In women's 100 meter hurdles: Keni Harrison wins, McNeal second, Clemons Third. Cunningham in fourth may have a shot to make the team, By Matt Wisner / SOJC Track Bureau for RunBlogRun

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Matt Wisner is part of the collective of writers assembled by Professor Lori Shontz in her SOJC Track Bureau. Matt is a former competitor and he loves the nuances of the sport. You will enjoy this article on the 100m hurdles, actually, the toughest event on the women's list of events.

Please no hate mail.

I just watched the women's 1,500m, women's 5000m, women's 100m and women's 400m. They are all tough. To get into Eugene and compete in the US Olympic Trials, you are, in 20/23 events, one of the top 20 at least in the world.

The 100m hurdles are fast, technical, and absolutely brutal. No excuses, no passes, better do it well on the day.

Harrison_Keni-2-OlyTrials21w.jpgKeni Harrison, one hurdle at a time, photo by Kevin Morris / Kevmofoto

Keni Harrison, the AR record holder at 60m hurdles and 100m hurdles outdoors, as well as 2018 WC Indoors and silver medalist at WC Doha, gets it.

She has now, after 5 years of media scrutiny, made her first Olympic team.

And we are so darn happy that she made it!

In women's 100 meter hurdles: Keni Harrison wins, McNeal second, Clemons Third. Cunningham in fourth may have a shot to make the team.

By Matt Wisner

SOJC Track Bureau for RunBlogRun

The top four women in Sunday's 100-meter hurdles at the Olympic Trials all had different reactions to the results.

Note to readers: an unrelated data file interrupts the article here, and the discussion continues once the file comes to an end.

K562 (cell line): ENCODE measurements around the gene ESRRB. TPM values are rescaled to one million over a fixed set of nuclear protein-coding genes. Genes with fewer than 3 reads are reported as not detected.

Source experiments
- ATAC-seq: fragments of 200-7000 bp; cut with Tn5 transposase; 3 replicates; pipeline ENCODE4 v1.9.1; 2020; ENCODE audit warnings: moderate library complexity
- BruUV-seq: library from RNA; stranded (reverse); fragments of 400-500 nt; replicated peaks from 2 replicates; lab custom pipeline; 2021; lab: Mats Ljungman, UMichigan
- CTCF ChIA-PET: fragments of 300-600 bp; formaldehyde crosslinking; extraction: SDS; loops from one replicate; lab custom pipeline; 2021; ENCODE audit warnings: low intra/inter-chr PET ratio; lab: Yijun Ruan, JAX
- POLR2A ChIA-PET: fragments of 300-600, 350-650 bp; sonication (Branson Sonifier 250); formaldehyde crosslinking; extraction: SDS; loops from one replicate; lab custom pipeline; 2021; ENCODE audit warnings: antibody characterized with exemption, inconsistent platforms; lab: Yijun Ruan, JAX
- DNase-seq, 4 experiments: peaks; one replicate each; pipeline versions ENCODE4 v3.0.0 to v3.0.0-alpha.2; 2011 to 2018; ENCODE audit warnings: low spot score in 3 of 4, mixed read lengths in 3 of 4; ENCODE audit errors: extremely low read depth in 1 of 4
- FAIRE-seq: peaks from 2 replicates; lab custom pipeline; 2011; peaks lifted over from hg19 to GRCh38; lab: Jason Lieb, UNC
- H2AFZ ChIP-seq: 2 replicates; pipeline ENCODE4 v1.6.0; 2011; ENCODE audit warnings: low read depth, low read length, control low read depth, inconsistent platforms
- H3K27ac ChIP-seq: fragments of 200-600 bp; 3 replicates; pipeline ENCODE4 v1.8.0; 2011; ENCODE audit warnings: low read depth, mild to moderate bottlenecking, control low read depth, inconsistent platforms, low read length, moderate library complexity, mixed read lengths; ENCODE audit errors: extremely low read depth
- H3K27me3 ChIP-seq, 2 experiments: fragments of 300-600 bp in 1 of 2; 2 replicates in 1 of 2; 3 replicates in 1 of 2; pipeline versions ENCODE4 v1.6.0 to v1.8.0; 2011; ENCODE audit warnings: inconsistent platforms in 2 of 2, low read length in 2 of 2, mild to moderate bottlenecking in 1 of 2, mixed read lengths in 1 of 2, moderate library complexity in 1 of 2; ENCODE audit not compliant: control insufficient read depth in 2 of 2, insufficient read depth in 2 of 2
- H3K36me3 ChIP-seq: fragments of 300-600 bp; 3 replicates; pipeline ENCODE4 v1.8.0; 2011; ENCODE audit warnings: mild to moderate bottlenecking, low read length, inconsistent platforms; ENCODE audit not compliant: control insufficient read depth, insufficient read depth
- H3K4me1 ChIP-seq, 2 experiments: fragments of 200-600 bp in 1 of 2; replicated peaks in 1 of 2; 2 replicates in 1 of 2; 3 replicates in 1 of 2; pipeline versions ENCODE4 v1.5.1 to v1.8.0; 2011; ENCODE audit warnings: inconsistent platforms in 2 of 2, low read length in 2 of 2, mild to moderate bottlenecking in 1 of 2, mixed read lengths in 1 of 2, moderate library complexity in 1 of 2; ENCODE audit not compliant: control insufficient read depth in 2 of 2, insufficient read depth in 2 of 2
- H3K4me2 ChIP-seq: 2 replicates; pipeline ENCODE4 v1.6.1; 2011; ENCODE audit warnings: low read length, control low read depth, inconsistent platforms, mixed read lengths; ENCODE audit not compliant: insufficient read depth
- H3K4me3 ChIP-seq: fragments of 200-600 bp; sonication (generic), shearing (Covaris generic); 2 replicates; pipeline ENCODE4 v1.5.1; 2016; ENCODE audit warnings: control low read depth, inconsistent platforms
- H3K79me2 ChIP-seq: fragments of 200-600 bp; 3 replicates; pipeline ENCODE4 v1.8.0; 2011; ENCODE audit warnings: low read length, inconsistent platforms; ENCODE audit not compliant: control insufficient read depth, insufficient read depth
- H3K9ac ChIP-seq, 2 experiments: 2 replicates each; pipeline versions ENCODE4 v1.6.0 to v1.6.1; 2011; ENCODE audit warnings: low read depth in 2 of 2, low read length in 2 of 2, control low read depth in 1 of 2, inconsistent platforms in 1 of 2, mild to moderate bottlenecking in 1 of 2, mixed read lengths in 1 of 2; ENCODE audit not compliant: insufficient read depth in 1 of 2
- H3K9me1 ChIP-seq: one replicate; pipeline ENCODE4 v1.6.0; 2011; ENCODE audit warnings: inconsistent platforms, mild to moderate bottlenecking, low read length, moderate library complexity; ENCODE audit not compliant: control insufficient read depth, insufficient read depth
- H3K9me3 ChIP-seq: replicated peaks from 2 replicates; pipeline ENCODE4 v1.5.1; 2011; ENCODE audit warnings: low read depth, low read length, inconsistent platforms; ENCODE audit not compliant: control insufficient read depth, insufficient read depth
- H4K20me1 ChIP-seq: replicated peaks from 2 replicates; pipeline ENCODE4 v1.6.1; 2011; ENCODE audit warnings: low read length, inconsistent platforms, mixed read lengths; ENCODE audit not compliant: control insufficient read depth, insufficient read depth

Keni Harrison, who won in 12.47, cried through her interview, emotional about making her first Olympic team. After getting out of the blocks much slower than she did in the semifinal, Harrison had surged forward over the next four hurdles to secure the win.

Harrison_Keni-R-OlyTrials21.jpgKeni Harrison, 100m hurdle champion, US Olympic Trials, photo by Kevin Morris/Kevmofoto

Brianna McNeal, who finished second in 12.51, couldn't fully be happy although she did what she had expected of herself because of the cloud of suspicion over her head. The Rio gold medalist may return to the Olympics this year, pending the decision of her ongoing doping rules violation case.

Christina Clemons, who finished third in 12.53, was unable to contain her excitement, jumping all around, her Dorito earrings flopping every which way. Clemons had to lunge at the line to outlean Gabi Cunningham, winning by only .005 of a second.

Cunningham was both proud of her new lifetime best performance, also 12.53, and wishing she had assured a spot on the Olympic team by finishing in the top three.

"My coach said that 12.5 always makes it in," Cunningham said. "But the field was really tough."

The women's 100-meter hurdles is one of the United States' strongest events. All 17 women who ran the semifinals at the trials had obtained the Olympic standard before the Trials began. American women make up six of the top 10 best times in the world this year. The U.S. swept the podium in Rio and has a serious chance of doing it again.

The situation may appear heartbreaking for Cunningham, being just a fraction too slow to make an Olympic team. But the decision of McNeal's doping rules violation case may result in a five-year ban from competition, which would allow Cunningham to compete in Tokyo.

McNeal was allowed to compete in the trials this week because of the nature of her violation; she never tested positive for any banned substances, but she missed two unscheduled drug tests. This is the situation USATF fought to achieve for Shelby Houlihan, whose case is different because she tested positive for a banned substance, making her automatically ineligible to compete.

McNeal said her violations were accidental and not to obscure a more nefarious situation. "I'm trusting God," she said. "I believe I will get a fair hearing."

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